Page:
The number of accommodation bursaries being offered to returning students will be reduced from over 90 to 39 for the next academic year, according to figures on the University’s website.
This is because each bursary will be bigger, increasing from £1,000 to £3,000 per person. Bursaries will be available for 35 undergraduates and four postgraduates.
The bursaries will also no longer be available for anyone wishing to live in Albany Park – the cheapest University accommodation available – or entrant students hoping to live in Andrew Melville Hall.
Changes to the bursary system were made last year as part of the University’s plans to increase social mobility. Previously, accommodation in Albany Park, Fife Park and Andrew Melville was offered at a subsidised rate for all residents. The new bursary system aims to allow financially disadvantaged students to live in any University owned hall, by giving those in need a bursary which can be used to help pay for a more expensive hall.
With the redevelopment of Fife Park underway and plans made to redevelop both Albany and Melville, the University wishes to eradicate the ‘ghettoisation’ of financially disadvantaged students.
However the revised system can only be applied for by returning students in April. Since these students must accept their offer of accommodation in halls by early March, students hoping to make use of the bursary will not know if they will be awarded it when accepting an offer of accommodation.
In an email circulated to residents, the Albany Park committee criticised the changes and the system itself. They said: “The bursary system lacks transparency, particularly regarding eligibility and selection. Furthermore the time-frame for application forces someone to accept an accommodation offer a month before they are able to apply for a bursary – this leaves people vulnerable to being rejected for a bursary, but signed on to an accommodation they can now not afford.”
The committee went on to say that this highlights the housing crisis in St Andrews, particularly with regards to affordability for less well-off students. The email said: “Hall accommodation prices are rising every year and not simply with inflation. Rental prices are rising as they have no competition in university halls. After the redevelopment of Albany Park, there will be no low price accommodation.
“The housing situation in St Andrews is turning into a crisis, which will soon be alienating entire communities like Albany and preventing people from all areas of life applying to the University.”
Nick Farrer, a first year student living in Albany Park (who also serves as the Fresher’s Representative on the hall committee) was rejected for a bursary. Despite financial hardship and worries that with increasing hall prices – which the bursary system is intended to offset – he, and others like him, will not be able to continue studying at St Andrews.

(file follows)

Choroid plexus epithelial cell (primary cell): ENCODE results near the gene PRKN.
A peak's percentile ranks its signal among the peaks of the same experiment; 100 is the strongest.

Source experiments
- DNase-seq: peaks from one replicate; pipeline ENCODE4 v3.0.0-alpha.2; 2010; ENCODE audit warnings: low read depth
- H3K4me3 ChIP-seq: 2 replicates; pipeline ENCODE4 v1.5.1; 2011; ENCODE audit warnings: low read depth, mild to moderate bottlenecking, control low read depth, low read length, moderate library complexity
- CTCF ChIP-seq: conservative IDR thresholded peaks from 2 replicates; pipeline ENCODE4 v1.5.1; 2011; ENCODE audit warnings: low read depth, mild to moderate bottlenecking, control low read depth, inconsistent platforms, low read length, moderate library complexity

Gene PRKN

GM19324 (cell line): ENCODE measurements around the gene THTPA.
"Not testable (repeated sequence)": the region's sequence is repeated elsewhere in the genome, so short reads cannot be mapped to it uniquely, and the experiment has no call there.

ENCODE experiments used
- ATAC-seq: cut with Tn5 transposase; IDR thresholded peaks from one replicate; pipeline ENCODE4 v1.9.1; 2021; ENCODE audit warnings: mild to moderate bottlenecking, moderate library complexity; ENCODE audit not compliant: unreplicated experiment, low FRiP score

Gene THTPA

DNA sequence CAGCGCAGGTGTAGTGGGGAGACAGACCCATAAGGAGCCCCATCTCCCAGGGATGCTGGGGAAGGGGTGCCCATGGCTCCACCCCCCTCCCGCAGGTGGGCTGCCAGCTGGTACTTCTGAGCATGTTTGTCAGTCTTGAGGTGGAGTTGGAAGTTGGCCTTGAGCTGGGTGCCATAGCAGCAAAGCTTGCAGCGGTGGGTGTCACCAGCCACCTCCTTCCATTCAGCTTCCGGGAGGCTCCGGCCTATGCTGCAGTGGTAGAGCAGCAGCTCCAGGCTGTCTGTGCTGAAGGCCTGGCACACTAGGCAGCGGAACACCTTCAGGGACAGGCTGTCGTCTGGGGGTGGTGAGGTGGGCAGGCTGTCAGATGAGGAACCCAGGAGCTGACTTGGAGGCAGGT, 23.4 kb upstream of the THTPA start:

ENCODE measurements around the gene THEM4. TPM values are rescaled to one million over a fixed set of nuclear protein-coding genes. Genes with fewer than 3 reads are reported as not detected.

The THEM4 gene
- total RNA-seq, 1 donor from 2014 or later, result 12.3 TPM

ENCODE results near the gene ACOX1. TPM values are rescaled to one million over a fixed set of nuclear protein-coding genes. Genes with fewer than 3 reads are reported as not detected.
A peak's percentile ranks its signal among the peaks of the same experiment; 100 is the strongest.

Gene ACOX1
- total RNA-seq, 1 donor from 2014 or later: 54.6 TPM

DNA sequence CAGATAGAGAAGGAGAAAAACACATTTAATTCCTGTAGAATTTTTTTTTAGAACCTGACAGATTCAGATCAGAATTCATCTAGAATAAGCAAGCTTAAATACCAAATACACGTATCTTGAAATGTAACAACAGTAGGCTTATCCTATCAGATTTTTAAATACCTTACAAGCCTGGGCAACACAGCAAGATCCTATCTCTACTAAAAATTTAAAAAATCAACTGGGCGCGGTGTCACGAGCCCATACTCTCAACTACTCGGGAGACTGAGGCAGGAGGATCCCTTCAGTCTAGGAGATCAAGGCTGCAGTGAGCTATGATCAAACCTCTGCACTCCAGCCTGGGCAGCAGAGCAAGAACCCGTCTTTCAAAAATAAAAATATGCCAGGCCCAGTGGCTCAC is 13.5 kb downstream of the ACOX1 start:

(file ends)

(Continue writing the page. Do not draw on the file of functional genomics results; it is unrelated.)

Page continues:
“Without Albany Park I’d have been priced out of the University,” he told The Saint.
He also pointed out that, according to information he received when speaking to the Students’ Association president, Pat Mathewson, “about half of the bursary fund is discretionary, compared to around five per cent at most other universities.”
This means that rather than being means tested, most of the University’s bursary funds are allocated based on individual information provided by the student in the application.
Mr Farrer also went on to criticise the system that St Andrews uses to support financially disadvantaged students, compared to the other universities he considered attending. “Every other university had a page on their website saying what you’re eligible for if you’re in ‘x’ or ‘y’ financial bracket,” he said. “St Andrews didn’t – they had a bursary application system which you could try your luck with and get a response from a month before the final UCAS deadline.”
Other students such as Liam Stott and Mariam Mahmood – both first years currently living in Albany Park who receive the accommodation bursary – were planning to apply for University owned accommodation for next year, but decided not to because of the changes in the bursary system. Instead they are now seeking private accommodation.
When asked why he was choosing private accommodation, Mr Stott said: “It’s mostly because it’s unlikely I’ll get into Albany again next year and I wouldn’t be able to afford the more expensive halls, especially with not knowing whether or not I would get a bursary until April.”
Ms Mahmood also said she is choosing private accommodation because there is “no guarantee of getting back into Albany Park” and not knowing whether or not she would receive the bursary that would allow her to stay in the more expensive halls.
For those applying to the University for 2015 entry, there are 46 undergraduate and 12 postgraduate awards of £3,000 per annum for the first two years of study, available from September 2015. This funding will only be available to those staying in David Russell Apartments, Agnes Blackadder Hall and any standard catered residence (excluding Andrew Melville Hall) for Undergraduates and Deans Court, Fife Park and Fife Park Apartments for Postgraduates.